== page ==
I went into “missions” with the sole philosophy that I would not let it be about me.
“I am only here to serve them” was my personal mantra, and it sounds like a good one, doesn’t it?
But my attempt to wage war on my own narcissism was one of the most narcissistic moves I could have made.
I thought I could take my suburban middle class self into situations I had only ever seen in documentaries and come out unchanged.
I thought I was the only one with something to offer to the people I was serving. I thought it would be wrong to expect them to have anything to offer me.
But that’s not how human encounters work. Human encounters, the kind that change lives, they leave both parties affected.
And that is how you know you have crossed the line from charity to love.
Love always leaves a scar.
There was a homeless man who used to sit across the road from my work. Each day I would give him money when I passed and he would smile at me.
I thought I was doing a good thing, and maybe I was, but it was only charity.
I never sat down and got to know him.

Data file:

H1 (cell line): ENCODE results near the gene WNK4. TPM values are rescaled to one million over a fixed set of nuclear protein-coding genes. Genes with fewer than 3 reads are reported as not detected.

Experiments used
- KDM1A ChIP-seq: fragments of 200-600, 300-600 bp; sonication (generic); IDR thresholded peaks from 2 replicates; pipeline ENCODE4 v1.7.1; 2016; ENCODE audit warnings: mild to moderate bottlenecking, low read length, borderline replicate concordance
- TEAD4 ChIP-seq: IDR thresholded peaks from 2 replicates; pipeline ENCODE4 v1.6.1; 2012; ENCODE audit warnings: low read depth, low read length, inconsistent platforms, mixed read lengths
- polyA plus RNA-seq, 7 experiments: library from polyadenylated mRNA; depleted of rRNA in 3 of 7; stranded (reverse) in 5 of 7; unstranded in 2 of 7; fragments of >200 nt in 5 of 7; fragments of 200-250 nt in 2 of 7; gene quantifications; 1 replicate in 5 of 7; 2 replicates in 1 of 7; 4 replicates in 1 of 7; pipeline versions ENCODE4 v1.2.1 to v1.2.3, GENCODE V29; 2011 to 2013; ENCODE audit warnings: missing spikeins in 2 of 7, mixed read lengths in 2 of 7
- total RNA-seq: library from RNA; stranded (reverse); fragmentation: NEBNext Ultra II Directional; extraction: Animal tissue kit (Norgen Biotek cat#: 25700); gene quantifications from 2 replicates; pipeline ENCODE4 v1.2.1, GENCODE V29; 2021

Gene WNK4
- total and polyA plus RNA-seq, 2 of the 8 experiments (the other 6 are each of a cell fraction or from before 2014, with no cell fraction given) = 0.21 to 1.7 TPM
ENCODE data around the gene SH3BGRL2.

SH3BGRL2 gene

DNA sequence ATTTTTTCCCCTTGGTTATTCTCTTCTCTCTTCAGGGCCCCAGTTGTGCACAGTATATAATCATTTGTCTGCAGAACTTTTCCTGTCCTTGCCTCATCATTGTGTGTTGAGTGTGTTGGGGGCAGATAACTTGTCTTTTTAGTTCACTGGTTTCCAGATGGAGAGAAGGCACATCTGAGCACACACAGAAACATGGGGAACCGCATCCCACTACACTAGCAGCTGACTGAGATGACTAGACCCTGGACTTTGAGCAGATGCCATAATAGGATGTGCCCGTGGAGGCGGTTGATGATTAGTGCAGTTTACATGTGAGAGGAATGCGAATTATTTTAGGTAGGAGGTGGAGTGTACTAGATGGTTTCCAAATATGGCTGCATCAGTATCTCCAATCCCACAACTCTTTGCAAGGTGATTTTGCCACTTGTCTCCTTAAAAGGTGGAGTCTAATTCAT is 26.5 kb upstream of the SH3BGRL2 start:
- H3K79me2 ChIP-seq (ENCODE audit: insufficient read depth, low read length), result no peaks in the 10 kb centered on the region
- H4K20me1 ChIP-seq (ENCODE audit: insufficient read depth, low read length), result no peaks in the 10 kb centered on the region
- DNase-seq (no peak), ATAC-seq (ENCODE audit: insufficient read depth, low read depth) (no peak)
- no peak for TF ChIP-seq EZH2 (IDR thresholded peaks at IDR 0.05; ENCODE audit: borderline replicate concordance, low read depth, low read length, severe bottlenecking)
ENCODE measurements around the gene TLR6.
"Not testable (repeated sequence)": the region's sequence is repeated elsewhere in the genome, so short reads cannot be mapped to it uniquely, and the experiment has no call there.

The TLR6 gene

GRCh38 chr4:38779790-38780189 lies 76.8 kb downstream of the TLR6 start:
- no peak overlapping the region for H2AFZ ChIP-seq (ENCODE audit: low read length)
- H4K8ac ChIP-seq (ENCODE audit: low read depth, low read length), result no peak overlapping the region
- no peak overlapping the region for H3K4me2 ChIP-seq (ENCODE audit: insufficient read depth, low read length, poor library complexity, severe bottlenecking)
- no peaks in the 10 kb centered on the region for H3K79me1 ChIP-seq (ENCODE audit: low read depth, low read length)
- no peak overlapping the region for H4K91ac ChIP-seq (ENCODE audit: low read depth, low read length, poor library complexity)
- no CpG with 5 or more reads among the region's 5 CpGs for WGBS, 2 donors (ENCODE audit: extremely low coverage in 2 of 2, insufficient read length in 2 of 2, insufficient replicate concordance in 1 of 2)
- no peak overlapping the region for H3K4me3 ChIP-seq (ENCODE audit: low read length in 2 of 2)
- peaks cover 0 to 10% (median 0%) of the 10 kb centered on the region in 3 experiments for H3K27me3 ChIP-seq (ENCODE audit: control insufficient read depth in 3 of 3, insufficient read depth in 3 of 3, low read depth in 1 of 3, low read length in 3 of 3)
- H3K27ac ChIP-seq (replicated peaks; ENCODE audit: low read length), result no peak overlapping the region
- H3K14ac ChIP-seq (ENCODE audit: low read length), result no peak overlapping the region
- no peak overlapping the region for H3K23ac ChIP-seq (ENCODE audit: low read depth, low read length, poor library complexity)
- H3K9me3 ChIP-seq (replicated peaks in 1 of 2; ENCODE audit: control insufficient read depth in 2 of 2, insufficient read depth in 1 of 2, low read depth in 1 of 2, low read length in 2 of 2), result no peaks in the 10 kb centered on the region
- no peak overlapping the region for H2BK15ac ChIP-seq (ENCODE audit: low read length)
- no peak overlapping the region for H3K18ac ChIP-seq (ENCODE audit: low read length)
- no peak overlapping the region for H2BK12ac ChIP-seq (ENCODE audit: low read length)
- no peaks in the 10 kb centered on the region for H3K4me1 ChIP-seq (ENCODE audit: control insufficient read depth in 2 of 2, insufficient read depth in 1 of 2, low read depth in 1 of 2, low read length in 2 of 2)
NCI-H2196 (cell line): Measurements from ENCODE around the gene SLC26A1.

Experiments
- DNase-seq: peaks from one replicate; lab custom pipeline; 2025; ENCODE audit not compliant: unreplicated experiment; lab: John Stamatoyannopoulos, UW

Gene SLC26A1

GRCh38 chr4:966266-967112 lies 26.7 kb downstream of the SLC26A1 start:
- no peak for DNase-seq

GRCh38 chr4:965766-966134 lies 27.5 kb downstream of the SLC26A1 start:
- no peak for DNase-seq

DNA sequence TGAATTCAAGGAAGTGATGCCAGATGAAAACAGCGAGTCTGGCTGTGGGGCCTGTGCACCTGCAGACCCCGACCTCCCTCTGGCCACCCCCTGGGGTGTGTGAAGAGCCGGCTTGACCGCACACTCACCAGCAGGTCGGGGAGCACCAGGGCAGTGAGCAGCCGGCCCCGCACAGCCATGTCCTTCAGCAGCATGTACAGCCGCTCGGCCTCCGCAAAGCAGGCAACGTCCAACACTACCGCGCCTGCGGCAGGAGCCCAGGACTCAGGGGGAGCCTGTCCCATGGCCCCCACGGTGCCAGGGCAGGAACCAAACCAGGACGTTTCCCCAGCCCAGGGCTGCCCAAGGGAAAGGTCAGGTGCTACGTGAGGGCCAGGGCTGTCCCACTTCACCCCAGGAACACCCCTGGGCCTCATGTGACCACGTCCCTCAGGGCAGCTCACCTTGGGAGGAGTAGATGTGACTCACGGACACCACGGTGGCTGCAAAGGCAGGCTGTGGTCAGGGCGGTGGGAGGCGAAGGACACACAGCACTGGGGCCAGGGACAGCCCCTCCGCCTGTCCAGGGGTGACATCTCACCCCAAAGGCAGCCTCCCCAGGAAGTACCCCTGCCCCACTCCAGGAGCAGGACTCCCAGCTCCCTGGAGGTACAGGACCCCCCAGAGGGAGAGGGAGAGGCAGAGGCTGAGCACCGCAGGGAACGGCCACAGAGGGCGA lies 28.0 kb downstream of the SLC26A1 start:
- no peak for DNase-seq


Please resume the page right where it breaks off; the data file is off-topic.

I never heard his story.
I never learned from his hard lived life, because I assumed he had nothing to offer me.
I deemed him only worthy of my charity, not worthy of my love, not worthy of a real human interaction, not worthy of a scar.
I don’t know if altruism is possible, I don’t know if we are ever capable of being truly selfless, I don’t know if we will ever know because God designed giving releases endorphins.
But here is what I learned on the mission field:
Charity always feels good, love always leaves a scar.
I learned it piggybacking my shoeless friend after she gave her shoes to a prostitute in a brothel.
I learned it sitting across from a refugee as she swore she would return to her war torn country one day and change the government.
I learned it when a teacher from Pakistan on the Taliban’s most wanted list had to help me when teaching English class.
I learned it when we said no to buying a bracelet from Nigerian hawkers but came back later with lunch, invited them to an art exhibition and watched their whole demeanor change.
I learned it when I could not leave a country because a girl younger than me needed help for her and her three children.
I learned that the mission field is not about charity, it is about love.
And when you choose to love people, when you choose to be affected by their stories, when you choose to let their worlds permeate within your own, you realise how silly it is to think that you could leave unaffected.
Because love always leaves a scar.
Speak again next Saturday,